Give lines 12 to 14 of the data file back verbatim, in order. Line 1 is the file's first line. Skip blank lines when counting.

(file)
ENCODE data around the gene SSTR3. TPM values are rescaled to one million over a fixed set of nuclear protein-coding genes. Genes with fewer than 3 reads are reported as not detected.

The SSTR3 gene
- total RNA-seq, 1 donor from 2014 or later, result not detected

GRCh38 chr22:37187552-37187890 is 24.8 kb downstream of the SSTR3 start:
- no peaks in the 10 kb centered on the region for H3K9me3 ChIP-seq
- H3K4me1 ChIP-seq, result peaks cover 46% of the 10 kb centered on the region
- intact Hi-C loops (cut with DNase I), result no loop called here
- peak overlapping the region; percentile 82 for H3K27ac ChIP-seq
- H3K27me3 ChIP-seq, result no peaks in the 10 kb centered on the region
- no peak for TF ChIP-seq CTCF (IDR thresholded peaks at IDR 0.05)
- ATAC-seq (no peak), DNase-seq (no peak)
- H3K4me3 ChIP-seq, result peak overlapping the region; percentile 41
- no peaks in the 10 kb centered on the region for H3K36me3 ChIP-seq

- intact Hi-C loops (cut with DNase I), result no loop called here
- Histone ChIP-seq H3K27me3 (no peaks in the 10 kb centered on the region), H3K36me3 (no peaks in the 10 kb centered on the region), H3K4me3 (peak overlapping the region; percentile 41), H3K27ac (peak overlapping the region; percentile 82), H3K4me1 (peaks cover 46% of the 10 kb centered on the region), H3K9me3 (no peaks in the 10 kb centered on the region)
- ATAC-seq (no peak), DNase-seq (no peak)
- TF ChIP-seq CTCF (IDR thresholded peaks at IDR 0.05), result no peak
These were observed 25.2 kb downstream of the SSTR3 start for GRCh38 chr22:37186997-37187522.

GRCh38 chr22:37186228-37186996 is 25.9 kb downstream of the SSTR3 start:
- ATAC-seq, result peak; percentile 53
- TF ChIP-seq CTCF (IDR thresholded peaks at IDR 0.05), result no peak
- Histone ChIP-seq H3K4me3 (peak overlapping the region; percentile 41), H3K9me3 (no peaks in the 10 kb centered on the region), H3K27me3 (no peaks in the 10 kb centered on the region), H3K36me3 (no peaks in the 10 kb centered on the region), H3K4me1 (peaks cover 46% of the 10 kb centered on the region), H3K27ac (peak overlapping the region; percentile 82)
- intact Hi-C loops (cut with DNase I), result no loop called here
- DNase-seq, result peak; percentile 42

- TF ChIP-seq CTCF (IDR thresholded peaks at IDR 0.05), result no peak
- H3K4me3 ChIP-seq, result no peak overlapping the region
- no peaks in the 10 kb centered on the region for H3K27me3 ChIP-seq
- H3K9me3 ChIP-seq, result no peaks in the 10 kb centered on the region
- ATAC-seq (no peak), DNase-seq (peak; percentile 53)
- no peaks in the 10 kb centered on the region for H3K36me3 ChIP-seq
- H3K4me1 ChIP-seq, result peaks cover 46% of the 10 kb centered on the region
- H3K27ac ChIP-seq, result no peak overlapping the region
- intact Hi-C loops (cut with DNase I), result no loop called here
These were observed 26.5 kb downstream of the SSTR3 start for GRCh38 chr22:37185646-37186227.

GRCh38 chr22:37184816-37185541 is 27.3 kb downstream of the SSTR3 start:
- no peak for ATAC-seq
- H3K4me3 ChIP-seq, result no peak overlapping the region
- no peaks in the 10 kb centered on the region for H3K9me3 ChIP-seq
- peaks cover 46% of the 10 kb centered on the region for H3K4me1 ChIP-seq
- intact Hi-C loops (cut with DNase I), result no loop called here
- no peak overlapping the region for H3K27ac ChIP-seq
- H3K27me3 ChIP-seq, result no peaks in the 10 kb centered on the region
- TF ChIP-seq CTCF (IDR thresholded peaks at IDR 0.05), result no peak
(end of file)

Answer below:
- H3K4me3 ChIP-seq, result peak overlapping the region; percentile 41
- no peaks in the 10 kb centered on the region for H3K36me3 ChIP-seq

- intact Hi-C loops (cut with DNase I), result no loop called here